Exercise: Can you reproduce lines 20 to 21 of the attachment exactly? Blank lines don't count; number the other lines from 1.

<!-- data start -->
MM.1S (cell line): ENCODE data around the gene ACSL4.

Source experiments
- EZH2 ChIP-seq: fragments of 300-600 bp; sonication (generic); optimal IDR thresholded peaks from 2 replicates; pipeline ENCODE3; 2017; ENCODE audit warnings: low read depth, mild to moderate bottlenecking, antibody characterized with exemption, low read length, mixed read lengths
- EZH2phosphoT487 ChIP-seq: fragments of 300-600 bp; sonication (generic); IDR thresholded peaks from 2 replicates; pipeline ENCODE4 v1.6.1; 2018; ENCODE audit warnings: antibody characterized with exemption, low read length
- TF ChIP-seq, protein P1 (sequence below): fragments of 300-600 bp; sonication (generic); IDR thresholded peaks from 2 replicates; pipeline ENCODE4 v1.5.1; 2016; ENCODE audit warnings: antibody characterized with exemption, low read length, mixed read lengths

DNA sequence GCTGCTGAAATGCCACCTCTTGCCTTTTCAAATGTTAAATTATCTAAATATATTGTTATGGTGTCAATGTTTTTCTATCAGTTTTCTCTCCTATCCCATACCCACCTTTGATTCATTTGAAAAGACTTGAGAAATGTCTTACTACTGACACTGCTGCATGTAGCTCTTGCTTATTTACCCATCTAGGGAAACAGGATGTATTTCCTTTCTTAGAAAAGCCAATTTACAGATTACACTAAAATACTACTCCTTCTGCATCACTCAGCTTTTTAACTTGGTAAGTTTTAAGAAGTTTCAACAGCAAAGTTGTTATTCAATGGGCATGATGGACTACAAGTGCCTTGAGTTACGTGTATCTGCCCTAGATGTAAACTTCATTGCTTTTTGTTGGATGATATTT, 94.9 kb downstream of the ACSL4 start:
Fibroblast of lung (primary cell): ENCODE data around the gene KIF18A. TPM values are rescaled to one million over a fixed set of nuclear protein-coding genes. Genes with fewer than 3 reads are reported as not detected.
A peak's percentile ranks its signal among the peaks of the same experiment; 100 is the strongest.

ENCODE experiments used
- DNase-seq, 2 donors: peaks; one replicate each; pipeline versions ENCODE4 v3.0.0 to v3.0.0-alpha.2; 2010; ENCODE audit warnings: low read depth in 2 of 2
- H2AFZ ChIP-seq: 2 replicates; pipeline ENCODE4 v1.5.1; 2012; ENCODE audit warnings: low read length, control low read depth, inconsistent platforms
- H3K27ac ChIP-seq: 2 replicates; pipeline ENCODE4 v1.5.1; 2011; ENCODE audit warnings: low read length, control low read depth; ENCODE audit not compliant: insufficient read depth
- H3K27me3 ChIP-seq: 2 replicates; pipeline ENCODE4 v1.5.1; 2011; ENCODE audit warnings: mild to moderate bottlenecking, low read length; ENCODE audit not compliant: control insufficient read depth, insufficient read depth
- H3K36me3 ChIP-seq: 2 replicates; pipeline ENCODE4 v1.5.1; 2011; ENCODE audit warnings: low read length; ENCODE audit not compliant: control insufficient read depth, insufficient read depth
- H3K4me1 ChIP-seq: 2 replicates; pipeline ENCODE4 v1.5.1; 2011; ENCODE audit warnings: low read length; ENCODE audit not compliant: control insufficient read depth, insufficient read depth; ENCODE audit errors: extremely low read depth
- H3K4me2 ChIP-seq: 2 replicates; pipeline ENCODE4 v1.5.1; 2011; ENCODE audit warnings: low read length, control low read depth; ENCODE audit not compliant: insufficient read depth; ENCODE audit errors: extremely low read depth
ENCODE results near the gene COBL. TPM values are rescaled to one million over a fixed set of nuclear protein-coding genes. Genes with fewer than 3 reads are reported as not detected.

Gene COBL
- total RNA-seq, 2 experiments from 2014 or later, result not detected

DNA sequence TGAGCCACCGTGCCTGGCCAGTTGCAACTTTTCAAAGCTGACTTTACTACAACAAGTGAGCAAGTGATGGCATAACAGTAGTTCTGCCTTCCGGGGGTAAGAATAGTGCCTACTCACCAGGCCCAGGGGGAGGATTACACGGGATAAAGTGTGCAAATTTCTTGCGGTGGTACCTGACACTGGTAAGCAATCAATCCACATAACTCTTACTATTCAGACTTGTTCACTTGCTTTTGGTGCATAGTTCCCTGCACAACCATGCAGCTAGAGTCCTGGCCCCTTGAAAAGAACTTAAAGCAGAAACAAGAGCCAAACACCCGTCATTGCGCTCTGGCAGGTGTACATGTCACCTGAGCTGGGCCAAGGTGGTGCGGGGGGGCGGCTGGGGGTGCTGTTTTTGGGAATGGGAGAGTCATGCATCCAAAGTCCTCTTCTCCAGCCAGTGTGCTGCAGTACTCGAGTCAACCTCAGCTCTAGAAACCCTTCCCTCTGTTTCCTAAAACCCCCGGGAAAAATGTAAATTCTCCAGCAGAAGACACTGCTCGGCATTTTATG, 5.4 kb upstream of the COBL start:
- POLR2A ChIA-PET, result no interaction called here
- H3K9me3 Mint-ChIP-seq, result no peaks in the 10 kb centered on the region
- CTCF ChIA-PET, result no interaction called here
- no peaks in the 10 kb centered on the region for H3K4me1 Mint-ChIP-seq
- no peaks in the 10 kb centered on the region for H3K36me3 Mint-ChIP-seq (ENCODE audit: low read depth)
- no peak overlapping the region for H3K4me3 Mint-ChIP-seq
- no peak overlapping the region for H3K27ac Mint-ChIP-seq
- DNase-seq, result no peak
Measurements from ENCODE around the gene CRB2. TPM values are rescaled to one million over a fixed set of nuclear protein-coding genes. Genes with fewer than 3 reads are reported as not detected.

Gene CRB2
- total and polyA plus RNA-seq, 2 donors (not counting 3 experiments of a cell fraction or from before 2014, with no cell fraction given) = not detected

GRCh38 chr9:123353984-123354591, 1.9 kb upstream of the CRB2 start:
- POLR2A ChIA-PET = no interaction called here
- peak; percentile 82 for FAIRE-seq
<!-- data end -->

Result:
DNA sequence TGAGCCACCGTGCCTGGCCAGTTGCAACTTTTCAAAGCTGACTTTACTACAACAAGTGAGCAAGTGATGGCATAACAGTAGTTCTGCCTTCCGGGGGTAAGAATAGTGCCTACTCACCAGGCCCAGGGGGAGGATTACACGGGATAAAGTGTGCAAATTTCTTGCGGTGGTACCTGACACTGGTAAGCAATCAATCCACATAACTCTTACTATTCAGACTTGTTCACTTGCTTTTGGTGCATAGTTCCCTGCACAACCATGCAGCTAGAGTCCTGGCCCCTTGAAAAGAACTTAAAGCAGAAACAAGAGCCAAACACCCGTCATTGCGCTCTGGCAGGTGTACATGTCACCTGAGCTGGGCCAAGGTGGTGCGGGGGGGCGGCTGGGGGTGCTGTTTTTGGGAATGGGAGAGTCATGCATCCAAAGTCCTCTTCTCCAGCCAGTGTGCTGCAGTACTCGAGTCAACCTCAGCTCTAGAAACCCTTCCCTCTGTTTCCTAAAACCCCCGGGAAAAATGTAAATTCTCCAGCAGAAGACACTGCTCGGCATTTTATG, 5.4 kb upstream of the COBL start:
- POLR2A ChIA-PET, result no interaction called here